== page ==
something he’d actually discarded from a previous jam, and Johnson settled into
what Grondahl described as ‘this really nice cymbal and snare and bass drum
kind of figure’7 Buckley then began to play a ‘snakelike pattern’.
Grondahl, for one, wasn’t sure that the song was flying – his initial reaction
was ‘Oh God, this form sounds really bad’, partly because he was using a
‘crappy’ amp and was also having trouble muting his strings – but they
continued, and the jam, in Grondahl’s words, ‘started to take off more and
more’. Straight away, Buckley knew he’d found his guy; as the instrumental
wound down he told Johnson he should join the band. ‘I asked Matt what he was
doing the next few months,’ Buckley said in The
Making Of Grace
, ‘and he said nothing was going on, which wasn’t quite
true. Maybe nothing special, but he had this whole life that I was upsetting.
So was Mick. Things were happening fast and I kind of ruined their lives and
made a new one.’8

 

The Grifters’ Dave Shouse, soon to become a Buckley
insider, recalled hearing a story from Johnson about that jam. ‘[Johnson] said
that the first time all three of them played, Jeff didn’t play any songs or
sing, he just did these weird guitar pattern things, because he wanted to make
sure that he took a person’s safety net out of play,’ he said. ‘Sometimes being
a really good musician doesn’t always cut it. Jeff wasn’t sure who he was
playing with and kind of said, “Let’s all be green at once.” Intuition, that’s
what he was looking for.’

 

A few days after that night at Context, Leah Reid
collected Buckley to drive him to a gig in Philadelphia. ‘He had a mini disc,’
she said, ‘and he told me, “I jammed with Matt Johnson.” And in my head I was
thinking, “The guy from The The?” I
didn’t want to not be cool, but I just couldn’t understand why he’d be playing
the drums with Jeff.’ This just went to show that while Johnson may have been a
drummer of repute in certain dark corners of New York, he was no Keith Moon.

 

Yet almost immediately, Grondahl, at least, sensed that
Johnson’s attitude towards the band differed to his. ‘Part of the situation
with Matt Johnson,’ he said to me, ‘was that he wasn’t necessarily down for the
ride in the long term. He was more focused on doing this for a while and then
moving onto another thing.’ (In hindsight, Grondahl was spot on: Johnson has
since played with Rufus Wainwright, Joan Wasser, Beth Orton and many others and
is now one of the most in-demand timekeepers in modern rock.) Grondahl’s
attitude towards Buckley was different. ‘We wanted to be like The Beatles and
continue on and on,’ he said. ‘So that was an issue.’

 

Grondahl, however, stressed that Johnson was ‘super
talented’ and ‘easy to work with musically’. And even though they came from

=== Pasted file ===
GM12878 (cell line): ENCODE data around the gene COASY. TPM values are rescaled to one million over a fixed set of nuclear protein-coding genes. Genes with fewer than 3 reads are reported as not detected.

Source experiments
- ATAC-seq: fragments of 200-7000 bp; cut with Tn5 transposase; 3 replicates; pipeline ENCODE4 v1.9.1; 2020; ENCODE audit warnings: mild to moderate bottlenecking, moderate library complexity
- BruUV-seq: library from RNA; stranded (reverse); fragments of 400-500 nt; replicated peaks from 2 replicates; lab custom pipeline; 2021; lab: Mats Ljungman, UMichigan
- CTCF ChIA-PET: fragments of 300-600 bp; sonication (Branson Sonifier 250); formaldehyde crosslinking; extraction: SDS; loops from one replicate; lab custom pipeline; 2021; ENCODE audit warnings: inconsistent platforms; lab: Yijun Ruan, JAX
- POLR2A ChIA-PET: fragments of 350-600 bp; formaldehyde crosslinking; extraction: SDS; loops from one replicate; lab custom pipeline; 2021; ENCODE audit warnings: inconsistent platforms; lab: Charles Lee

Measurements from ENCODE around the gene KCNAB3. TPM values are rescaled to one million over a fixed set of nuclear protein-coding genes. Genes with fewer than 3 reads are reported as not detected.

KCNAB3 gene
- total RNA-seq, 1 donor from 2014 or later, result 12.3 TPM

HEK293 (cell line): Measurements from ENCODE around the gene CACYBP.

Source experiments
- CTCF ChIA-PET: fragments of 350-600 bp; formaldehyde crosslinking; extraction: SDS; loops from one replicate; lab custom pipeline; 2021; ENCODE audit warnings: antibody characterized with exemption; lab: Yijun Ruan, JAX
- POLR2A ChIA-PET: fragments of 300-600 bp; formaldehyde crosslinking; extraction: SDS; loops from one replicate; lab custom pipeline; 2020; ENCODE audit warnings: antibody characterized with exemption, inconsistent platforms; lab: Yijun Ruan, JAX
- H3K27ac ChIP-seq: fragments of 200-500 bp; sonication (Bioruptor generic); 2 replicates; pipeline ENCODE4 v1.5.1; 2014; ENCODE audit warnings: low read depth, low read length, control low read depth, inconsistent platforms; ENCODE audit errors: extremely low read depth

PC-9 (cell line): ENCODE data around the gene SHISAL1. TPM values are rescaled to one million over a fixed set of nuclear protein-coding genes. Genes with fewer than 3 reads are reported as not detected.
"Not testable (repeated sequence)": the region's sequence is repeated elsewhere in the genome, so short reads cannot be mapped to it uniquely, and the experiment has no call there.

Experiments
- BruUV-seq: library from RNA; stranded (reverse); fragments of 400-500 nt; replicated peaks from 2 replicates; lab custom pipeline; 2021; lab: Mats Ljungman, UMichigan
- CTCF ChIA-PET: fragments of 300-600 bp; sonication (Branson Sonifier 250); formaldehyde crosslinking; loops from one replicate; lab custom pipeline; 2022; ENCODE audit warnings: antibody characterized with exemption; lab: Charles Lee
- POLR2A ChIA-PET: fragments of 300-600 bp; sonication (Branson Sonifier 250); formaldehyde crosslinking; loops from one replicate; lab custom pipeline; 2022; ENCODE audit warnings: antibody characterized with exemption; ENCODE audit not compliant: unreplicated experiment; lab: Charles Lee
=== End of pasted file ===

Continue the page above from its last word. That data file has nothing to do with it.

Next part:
very different places on the map – Europe and New York in Grondahl’s case,
‘trailer trash’ California with Buckley, and Texas and Ohio, in the case of Johnson
– they ‘shared the same sense of humour,’ according to Grondahl. ‘There were
some differences, but we related really well, laughed a lot and felt good about
each other’s playing.’ He emphasised that the ‘deeper part’ of their connection
happened through music, not some craving for chicks and dope, like so many
bands (although Grondahl would have trouble with the latter in the near
future). ‘[Music] was the thing that stitched us together,’ he said.

 

One thing that Johnson did share with Grondahl, at least
at the start of their Grace odyssey, was a sense of panic: the trio was now
only weeks away from heading to Bearsville studio in Woodstock and starting
work on Buckley’s ‘proper’ debut. ‘It was very, very quick, very shocking,’ he
said in The Making Of Grace, ‘to go
from meeting someone to playing with them and then recording a few weeks later.
It was really scary.’ If anything, Columbia’s Berkowitz was relieved when
Johnson was hired. ‘[Until then] I was concerned a lot as to where he would
find a drummer that could hang with him,’ he confessed.9 Mike Webb,
Berkowitz’s assistant, gives due credit to his boss for allowing Buckley to
hire such a bunch of greenhorns. ‘Within himself he knew Jeff could choose
better guys but within his heart he wanted Jeff to make the album he wanted to
make.’

 

Grondahl once described their six weeks shut away in New
York’s Context Studio as a ‘kamikaze mission’, but he tones that down today. ‘I
think what I meant by that was that it was too strong; we were just very
full-on, we lived and breathed that music for six weeks. [But] it was exciting
to work with him. We were all constantly discovering new things and new
approaches, new ways to attack the songs, and that kept us going.’ Producer
Andy Wallace dropped by Context two or three times a week. ‘We’d be blasting
away, jamming, and he’d be taking notes,’ Grondahl recalled. At one stage,
Wallace turned to Buckley and asked: ‘Is this song meant to be 15 minutes